There is no “one size fits all” approach to medication-assisted treatment, or even recovery. Recovery is individual. The most important thing to do is to consider all of your options, and speak to a medical professional to determine the best course of action for your family. The best path is the path that helps and works for your child.
About medications for addiction treatment (MAT)
“I wish that all families would at least consider investigating medication-assisted treatment and reading about what’s out there,” says Alicia Murray, DO, Board-certified Addiction Psychiatrist. “I think, unfortunately, there is still stigma about medications. But what we want people to see is that we’re actually changing the functioning of the patient.”
Essentially, medications for addiction treatment (MAT) can help get a patient back on track to meeting the demands of life – getting into a healthy routine, showing up for work and being the sibling, spouse or parent that they once were. “If we can change that with medication-assisted treatment and with counseling,” says Murray, “that’s so valuable.”
Part of the reason it’s so hard to overcome an opioid addiction is that it rewires your brain to focus almost exclusively on the drug over anything else, and, as a result, produces extreme cravings and withdrawal symptoms. By helping to reduce those feelings of cravings and withdrawal, medication-assisted treatment can help your son or daughter’s brain stop thinking constantly about the drug and focus on returning to a healthier life.
Medication for addiction treatment is often misunderstood. Many traditional treatment programs and step-based supports may tell you that MAT is simply substituting one addictive drug for another. However, taking medication for opioid addiction is like taking medication for any other chronic disease, such as diabetes or asthma. When used according to the doctor’s instructions and in conjunction with therapy, the medication will not create a new addiction, and can help.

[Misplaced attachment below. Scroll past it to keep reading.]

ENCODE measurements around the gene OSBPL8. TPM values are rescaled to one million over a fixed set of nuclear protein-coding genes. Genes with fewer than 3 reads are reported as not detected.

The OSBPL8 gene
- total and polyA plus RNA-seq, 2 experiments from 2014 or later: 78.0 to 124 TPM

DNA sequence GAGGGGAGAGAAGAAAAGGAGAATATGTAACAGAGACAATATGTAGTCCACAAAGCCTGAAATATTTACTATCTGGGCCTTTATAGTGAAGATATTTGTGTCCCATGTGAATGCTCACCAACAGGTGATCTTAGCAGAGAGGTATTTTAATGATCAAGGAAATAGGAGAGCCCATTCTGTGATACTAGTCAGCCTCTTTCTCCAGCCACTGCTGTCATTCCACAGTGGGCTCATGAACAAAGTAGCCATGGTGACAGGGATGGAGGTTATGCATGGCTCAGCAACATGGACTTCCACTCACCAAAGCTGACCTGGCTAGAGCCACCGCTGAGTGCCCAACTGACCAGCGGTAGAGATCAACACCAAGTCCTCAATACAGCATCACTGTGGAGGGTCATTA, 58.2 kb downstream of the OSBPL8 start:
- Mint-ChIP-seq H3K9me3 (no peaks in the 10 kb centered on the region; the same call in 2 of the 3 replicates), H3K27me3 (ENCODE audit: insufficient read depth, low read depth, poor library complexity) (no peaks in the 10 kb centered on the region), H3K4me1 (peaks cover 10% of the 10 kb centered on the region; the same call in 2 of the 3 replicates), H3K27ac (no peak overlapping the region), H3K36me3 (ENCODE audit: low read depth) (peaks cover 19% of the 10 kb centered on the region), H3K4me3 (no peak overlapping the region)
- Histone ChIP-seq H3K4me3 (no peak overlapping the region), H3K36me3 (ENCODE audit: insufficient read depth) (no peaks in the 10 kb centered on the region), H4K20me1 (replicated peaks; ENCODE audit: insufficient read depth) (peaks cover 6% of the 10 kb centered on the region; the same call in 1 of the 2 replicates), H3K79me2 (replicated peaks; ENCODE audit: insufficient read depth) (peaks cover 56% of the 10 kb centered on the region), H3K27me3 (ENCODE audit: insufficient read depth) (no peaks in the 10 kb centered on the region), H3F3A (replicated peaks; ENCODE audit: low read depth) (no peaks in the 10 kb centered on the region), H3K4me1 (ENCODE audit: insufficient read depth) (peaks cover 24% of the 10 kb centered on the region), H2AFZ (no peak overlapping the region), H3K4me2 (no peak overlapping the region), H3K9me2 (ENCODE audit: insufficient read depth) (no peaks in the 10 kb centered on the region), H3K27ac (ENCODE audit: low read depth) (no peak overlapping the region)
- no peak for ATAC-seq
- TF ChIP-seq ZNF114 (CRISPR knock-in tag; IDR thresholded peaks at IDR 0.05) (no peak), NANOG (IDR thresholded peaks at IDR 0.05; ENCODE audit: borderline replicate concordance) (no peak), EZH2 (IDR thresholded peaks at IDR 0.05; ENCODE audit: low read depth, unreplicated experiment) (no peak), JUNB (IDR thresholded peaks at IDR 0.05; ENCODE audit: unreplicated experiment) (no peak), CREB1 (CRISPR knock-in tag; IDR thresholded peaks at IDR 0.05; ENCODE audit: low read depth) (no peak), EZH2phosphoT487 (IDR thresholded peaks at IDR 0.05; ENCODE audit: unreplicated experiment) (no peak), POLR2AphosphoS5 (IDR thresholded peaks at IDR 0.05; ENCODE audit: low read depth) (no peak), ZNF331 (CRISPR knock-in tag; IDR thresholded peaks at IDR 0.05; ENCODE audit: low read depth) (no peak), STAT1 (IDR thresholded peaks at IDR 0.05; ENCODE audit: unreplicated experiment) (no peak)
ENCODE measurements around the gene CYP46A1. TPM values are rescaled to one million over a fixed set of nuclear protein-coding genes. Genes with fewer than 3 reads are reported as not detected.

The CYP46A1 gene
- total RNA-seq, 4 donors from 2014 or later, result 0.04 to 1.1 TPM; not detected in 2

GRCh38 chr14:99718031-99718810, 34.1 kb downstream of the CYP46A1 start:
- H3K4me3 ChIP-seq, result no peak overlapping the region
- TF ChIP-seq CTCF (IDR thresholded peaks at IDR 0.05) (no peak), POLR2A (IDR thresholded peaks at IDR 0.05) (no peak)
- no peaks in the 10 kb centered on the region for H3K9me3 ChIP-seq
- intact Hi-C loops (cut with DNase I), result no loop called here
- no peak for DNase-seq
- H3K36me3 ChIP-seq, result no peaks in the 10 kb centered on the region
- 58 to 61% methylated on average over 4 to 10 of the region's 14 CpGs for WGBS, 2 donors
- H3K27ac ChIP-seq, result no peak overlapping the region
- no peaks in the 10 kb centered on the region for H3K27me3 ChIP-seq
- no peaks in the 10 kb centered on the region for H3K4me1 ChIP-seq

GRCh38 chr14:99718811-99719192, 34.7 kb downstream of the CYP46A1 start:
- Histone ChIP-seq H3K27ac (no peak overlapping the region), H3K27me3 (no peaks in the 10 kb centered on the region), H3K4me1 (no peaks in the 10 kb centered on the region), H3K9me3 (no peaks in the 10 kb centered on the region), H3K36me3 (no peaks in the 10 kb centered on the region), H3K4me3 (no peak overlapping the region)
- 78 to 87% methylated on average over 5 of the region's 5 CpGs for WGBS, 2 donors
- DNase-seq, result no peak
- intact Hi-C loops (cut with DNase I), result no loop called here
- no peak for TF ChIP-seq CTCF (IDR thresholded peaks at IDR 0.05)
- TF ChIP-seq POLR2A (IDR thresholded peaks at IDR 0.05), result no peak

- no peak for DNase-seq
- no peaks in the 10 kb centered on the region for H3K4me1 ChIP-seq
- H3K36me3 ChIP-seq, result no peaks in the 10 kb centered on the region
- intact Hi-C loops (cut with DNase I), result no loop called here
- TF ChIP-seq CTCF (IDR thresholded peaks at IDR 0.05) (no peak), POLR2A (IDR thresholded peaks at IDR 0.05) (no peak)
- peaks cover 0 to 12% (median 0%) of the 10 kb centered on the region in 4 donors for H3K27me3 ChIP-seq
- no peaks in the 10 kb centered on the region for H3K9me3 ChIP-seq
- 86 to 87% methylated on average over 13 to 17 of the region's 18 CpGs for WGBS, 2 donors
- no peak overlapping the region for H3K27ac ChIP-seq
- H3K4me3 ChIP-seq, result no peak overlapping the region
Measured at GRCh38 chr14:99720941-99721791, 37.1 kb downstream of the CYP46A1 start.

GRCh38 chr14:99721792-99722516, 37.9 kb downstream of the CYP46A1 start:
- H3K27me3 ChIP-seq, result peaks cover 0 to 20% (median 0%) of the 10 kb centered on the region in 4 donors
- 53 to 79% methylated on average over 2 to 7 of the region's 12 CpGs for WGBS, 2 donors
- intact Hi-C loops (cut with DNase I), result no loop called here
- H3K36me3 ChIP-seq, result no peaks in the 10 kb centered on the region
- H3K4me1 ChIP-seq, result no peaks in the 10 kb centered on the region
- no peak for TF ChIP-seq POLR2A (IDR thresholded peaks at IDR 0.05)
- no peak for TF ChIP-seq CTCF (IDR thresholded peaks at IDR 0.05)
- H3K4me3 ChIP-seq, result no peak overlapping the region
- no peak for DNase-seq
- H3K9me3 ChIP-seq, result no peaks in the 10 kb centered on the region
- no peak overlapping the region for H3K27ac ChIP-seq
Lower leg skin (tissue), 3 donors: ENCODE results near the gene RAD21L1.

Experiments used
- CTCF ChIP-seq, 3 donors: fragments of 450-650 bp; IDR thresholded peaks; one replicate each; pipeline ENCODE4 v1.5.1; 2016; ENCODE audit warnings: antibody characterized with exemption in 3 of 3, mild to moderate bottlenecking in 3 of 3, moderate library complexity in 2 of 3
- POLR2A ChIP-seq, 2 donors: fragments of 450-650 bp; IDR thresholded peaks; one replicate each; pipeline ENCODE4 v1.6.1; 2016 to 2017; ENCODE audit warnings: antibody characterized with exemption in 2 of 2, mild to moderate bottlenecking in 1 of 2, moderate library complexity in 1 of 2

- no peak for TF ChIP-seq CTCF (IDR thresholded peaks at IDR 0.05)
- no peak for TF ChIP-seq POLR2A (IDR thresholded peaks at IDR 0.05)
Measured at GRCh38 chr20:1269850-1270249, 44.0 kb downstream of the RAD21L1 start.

As a parent, you want to explore all opportunities to get your child help for opioid addiction, and get them closer and closer to functioning as a healthy adult – holding down a job, keeping a regular schedule and tapering, and eventually, stopping their misuse of opioids. Medication-assisted treatment helps them do that.
The three most common medications used to treat opioid addiction are:
- Naltrexone (brand name Vivitrol)
- Buprenorphine (brand name Suboxone)
Naltrexone, known by its brand name Vivitrol, is administered by a doctor monthly through an injection. Naltrexone is an opioid antagonist. Antagonists attach themselves to opioid receptors in the brain and prevent other opioids such as heroin or painkillers from exerting the effects of the drug. There is no risk of addiction.
Buprenorphine, known by its brand name Suboxone, is an oral tablet or film dissolved under the tongue or in the mouth prescribed by a doctor in an office-based setting. It is taken daily and can be dispensed at a physician’s office or taken at home. Buprenorphine is a partial agonist. Partial agonists attach to the opioid receptors in the brain and activate them, but not to the full degree as agonists. If used against the doctor’s instructions, there is a risk of addiction.
Methadone is dispensed through a certified opioid treatment program (OTP). It’s a liquid and taken orally and usually witnessed at an OTP clinic until the patient receives take-home doses. Methadone is an opioid agonist. Agonists are drugs that activate opioid receptors in the brain, producing an effect. If used against the doctor’s instructions, there is a risk of addiction.
Download the Medication-Assisted Treatment eBook
Learn the details about medications for addiction treatment (MAT) — what it is, how it’s used and how you can best support your child through treatment.